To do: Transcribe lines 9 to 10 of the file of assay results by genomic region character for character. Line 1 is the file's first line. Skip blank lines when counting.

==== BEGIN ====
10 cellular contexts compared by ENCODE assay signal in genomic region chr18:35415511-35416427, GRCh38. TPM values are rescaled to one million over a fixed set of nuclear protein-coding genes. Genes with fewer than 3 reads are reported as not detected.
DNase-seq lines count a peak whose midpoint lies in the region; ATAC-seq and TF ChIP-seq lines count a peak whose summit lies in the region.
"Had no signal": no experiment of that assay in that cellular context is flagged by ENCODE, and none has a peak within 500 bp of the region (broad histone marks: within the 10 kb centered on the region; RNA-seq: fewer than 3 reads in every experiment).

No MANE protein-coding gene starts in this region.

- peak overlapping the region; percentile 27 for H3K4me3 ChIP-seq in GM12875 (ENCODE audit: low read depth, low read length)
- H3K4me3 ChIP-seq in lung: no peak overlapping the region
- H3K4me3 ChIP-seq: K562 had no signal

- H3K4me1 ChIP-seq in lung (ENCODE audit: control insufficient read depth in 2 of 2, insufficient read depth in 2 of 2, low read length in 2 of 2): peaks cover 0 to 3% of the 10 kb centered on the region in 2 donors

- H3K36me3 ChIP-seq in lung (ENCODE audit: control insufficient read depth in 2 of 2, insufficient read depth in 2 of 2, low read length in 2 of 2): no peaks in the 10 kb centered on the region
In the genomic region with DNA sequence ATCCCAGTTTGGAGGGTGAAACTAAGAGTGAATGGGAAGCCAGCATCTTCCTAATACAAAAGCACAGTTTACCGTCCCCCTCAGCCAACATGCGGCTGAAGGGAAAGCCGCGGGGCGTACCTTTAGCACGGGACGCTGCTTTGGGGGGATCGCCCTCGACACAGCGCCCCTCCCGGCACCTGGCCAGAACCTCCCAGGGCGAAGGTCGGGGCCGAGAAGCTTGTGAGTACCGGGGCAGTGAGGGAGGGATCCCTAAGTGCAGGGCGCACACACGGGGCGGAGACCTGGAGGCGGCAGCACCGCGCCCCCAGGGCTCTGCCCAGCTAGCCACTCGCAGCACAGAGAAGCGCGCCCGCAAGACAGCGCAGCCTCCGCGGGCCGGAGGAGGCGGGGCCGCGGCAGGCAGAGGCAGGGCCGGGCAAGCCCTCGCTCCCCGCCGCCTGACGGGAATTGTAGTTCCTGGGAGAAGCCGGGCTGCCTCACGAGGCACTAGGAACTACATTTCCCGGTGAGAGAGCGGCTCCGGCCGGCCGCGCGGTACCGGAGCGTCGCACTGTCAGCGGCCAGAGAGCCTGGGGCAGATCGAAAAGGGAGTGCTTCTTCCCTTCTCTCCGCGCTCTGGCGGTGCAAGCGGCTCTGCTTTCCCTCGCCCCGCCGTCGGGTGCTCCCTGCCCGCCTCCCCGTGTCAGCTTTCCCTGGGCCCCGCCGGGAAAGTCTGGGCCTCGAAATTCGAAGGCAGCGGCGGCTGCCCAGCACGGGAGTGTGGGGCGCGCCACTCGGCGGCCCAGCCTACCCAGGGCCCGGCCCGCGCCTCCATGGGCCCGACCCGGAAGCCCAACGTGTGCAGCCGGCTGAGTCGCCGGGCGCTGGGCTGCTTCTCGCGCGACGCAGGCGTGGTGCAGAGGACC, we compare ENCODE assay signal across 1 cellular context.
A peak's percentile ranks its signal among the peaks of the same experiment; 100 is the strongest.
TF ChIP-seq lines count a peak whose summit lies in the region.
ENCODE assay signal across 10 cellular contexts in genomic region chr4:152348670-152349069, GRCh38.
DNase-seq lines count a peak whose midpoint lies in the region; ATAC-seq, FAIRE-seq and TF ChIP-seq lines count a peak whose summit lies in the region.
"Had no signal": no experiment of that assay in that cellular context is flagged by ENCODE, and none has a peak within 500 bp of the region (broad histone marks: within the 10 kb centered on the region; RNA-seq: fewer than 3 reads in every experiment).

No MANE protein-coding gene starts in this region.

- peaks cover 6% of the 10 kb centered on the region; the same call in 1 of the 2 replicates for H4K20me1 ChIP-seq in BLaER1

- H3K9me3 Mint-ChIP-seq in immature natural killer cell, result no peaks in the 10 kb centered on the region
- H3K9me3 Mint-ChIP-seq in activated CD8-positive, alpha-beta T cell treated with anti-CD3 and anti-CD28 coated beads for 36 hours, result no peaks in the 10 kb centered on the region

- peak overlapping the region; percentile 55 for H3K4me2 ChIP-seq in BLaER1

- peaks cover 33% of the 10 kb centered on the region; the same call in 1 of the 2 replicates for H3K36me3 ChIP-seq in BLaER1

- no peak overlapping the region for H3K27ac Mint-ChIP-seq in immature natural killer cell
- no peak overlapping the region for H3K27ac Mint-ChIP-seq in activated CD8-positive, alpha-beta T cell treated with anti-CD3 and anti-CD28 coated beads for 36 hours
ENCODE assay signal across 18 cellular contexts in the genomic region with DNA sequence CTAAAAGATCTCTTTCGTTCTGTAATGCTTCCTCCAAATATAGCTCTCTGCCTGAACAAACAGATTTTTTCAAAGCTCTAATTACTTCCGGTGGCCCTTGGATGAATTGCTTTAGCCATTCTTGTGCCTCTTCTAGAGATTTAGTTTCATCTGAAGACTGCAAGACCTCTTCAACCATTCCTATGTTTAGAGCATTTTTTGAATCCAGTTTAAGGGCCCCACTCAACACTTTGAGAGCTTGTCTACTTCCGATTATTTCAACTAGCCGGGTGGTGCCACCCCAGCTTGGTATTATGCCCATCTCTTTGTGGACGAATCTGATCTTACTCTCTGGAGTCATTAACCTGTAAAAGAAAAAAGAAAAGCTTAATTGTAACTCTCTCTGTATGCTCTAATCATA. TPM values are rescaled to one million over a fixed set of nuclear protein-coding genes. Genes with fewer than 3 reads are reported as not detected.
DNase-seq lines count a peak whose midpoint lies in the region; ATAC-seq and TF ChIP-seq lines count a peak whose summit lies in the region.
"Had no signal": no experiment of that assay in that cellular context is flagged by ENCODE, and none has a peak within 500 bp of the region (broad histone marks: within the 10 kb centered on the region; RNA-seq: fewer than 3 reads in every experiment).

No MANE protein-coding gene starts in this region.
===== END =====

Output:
- H3K36me3 ChIP-seq in lung (ENCODE audit: control insufficient read depth in 2 of 2, insufficient read depth in 2 of 2, low read length in 2 of 2): no peaks in the 10 kb centered on the region
In the genomic region with DNA sequence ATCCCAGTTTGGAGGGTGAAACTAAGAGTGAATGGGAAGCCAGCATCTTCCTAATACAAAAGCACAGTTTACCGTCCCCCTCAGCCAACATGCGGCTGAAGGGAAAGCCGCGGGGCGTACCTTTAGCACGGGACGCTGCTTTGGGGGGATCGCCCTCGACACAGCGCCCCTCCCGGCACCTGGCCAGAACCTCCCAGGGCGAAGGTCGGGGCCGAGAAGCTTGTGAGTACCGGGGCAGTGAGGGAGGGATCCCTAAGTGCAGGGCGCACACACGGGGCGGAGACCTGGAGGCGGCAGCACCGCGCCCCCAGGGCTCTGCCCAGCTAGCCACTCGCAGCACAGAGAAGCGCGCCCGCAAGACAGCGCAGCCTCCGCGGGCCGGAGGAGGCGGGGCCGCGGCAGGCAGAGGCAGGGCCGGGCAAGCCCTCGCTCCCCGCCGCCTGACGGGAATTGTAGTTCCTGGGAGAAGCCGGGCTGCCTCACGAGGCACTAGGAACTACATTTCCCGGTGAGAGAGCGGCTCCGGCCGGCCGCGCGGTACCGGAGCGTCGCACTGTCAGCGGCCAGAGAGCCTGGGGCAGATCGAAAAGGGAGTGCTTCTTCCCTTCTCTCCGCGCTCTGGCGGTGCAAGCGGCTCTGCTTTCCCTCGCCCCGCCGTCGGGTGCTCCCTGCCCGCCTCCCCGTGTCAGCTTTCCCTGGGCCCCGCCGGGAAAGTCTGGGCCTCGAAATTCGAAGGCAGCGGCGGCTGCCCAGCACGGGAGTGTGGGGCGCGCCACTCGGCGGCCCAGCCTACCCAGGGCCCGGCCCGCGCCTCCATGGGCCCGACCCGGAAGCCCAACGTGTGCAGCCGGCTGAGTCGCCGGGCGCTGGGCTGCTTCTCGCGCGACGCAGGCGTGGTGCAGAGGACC, we compare ENCODE assay signal across 1 cellular context.